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Evidence-Based Complementary and Alternative Medicine
Volume 2014, Article ID 659343, 12 pages
Research Article

Comparison of Electroacupuncture and Morphine-Mediated Analgesic Patterns in a Plantar Incision-Induced Pain Model

1Graduate Institute of Clinical Medicine, College of Medicine, China Medical University, Taichung, Taiwan
2Department of Anesthesiology, School of Medicine, China Medical University, Taichung, Taiwan
3Department of Anesthesiology, China Medical University Hospital, No. 2, Yuh-Der Road, North District, Taichung 40447, Taiwan
4Graduate Institute of Acupuncture Science, College of Chinese Medicine, China Medical University, Taichung, Taiwan
5Department of Acupuncture, China Medical University Hospital, Taipei Branch, Taipei, Taiwan
6Acupuncture Research Center, China Medical University, Taichung 40447, Taiwan
7Department of Pediatrics, School of Medicine, Taipei Medical University, Taipei, Taiwan
8Guang Li Biomedicine, Inc., Xizhi, New Taipei City, Taiwan
9Pain Management and Research Center, China Medical University Hospital, Taichung 40447, Taiwan
10Department of Anesthesiology, Shin-Kong Memorial Hospital, Taipei, Taiwan
11Research Center for Chinese Medicine and Acupuncture, China Medical University, Taichung 40447, Taiwan

Received 5 May 2014; Revised 12 September 2014; Accepted 29 September 2014; Published 2 November 2014

Academic Editor: Lixing Lao

Copyright © 2014 Yen-Jing Zeng et al. This is an open access article distributed under the Creative Commons Attribution License, which permits unrestricted use, distribution, and reproduction in any medium, provided the original work is properly cited.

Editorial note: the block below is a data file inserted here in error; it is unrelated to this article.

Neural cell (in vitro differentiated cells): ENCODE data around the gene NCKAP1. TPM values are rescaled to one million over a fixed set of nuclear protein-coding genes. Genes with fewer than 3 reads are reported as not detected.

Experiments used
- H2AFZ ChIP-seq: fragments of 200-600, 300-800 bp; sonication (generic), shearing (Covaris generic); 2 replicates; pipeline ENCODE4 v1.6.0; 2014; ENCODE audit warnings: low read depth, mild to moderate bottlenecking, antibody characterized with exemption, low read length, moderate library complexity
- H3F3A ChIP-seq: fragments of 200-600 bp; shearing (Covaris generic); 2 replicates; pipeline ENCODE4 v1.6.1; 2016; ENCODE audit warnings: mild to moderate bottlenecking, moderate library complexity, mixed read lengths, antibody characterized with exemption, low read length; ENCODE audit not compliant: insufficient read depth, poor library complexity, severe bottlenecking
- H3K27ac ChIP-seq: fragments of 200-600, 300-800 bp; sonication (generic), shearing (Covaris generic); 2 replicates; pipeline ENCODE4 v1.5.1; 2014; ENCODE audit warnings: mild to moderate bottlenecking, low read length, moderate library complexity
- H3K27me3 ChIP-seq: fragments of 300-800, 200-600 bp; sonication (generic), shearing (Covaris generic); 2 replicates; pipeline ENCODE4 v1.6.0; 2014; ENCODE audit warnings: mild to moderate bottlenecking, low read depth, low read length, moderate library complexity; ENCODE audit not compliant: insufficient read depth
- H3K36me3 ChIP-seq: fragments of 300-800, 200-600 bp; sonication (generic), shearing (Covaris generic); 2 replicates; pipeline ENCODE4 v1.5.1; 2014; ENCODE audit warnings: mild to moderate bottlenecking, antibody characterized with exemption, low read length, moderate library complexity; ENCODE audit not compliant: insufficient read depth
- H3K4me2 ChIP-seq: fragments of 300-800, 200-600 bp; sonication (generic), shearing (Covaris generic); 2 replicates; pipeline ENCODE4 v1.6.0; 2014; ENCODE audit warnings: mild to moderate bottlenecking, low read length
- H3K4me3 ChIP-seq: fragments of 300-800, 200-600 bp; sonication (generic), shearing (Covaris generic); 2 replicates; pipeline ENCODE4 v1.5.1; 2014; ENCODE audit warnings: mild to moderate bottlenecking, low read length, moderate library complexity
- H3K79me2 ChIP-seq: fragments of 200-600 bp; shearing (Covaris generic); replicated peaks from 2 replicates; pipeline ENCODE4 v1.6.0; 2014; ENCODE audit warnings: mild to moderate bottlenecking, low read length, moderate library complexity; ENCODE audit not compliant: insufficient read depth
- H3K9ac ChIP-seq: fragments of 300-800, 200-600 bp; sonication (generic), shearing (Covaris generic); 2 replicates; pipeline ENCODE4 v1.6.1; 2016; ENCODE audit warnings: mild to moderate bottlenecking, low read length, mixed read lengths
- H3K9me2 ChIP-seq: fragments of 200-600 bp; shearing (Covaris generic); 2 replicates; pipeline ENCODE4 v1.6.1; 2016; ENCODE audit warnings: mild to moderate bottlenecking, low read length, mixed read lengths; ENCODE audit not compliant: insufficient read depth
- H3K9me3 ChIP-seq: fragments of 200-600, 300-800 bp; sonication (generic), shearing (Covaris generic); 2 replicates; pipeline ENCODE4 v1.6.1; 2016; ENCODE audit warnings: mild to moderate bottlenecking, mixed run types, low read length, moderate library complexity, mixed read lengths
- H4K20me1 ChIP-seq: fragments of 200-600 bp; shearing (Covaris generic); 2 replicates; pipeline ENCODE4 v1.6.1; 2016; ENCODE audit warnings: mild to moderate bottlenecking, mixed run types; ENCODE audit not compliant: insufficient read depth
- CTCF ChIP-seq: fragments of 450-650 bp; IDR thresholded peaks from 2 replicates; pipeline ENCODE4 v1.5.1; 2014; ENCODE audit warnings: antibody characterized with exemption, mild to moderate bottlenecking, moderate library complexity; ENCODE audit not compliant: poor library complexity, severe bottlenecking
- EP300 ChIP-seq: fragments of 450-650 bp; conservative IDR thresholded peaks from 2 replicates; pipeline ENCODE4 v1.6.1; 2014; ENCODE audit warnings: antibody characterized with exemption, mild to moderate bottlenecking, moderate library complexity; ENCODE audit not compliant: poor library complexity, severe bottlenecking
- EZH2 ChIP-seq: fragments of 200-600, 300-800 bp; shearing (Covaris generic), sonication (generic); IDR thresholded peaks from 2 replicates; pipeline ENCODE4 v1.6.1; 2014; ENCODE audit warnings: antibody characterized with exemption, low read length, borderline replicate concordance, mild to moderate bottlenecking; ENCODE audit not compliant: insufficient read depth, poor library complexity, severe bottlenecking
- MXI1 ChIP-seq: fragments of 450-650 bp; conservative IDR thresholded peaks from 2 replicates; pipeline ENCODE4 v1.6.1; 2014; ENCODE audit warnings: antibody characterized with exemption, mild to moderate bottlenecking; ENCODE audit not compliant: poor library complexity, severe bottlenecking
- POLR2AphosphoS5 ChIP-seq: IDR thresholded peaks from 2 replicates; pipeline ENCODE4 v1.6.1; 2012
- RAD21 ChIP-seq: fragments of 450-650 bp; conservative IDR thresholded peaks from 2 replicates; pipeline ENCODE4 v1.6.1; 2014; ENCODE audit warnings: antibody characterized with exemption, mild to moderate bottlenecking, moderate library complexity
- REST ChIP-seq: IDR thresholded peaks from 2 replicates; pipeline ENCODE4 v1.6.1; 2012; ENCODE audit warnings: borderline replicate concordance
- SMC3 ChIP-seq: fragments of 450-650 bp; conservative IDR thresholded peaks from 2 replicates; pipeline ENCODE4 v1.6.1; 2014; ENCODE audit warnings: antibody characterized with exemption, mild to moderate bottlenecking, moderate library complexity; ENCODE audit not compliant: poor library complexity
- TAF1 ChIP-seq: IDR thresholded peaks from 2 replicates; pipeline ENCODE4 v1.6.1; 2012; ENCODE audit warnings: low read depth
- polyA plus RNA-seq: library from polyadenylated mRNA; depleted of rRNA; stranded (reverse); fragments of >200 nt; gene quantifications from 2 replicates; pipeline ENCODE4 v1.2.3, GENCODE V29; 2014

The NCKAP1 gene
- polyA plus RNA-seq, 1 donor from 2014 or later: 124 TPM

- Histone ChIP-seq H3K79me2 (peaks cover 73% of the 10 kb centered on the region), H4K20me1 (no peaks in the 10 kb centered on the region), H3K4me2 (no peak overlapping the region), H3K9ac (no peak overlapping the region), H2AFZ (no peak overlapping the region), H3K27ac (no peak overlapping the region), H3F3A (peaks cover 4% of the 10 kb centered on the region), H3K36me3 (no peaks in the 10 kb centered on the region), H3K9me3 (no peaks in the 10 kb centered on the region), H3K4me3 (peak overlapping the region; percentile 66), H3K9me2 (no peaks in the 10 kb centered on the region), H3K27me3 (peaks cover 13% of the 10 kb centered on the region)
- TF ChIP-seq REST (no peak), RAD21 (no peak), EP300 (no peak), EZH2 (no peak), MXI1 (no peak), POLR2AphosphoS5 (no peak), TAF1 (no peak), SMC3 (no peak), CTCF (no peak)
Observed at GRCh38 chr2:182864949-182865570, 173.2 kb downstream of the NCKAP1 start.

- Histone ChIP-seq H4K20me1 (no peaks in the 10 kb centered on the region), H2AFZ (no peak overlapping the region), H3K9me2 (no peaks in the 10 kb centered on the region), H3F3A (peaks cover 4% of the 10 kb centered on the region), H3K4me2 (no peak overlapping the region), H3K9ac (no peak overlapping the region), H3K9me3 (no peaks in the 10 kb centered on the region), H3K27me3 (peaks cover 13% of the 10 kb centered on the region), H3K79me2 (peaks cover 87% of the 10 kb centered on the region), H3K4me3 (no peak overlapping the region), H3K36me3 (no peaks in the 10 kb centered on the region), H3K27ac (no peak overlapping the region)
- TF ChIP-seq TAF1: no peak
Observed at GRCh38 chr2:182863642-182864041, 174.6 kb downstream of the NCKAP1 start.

Electroacupuncture (EA) is a complementary therapy to improve morphine analgesia for postoperative pain, but underlying mechanism is not well-known. Herein, we investigated EA-induced analgesic effect in a plantar incision (PI) model in male Sprague-Dawley rats. PI was performed at the left hind paw. EA of 4 Hz and high intensity or sham needling was conducted at right ST36 prior to PI and repeated for another 2 days. Behavioral responses to mechanical and thermal stimuli, spinal phospho-ERK, and Fos expression were all analyzed. In additional groups, naloxone and morphine were administered to elucidate involvement of opioid receptors and for comparison with EA. EA pretreatment significantly reduced post-PI tactile allodynia for over 1 day; repeated treatments maintained analgesic effect. Intraperitoneal naloxone could reverse EA analgesia. Low-dose subcutaneous morphine (1 mg/kg) had stronger inhibitory effect on PI-induced allodynia than EA for 1 h. However, analgesic tolerance appeared after repeated morphine injections. Both EA and morphine could equally inhibit PI-induced p-ERK and Fos inductions. We conclude that though EA and morphine attenuate postincision pain through opioid receptor activations, daily EA treatments result in analgesic accumulation whereas daily morphine injections develop analgesic tolerance. Discrepant pathways and mechanisms underlying two analgesic means may account for the results.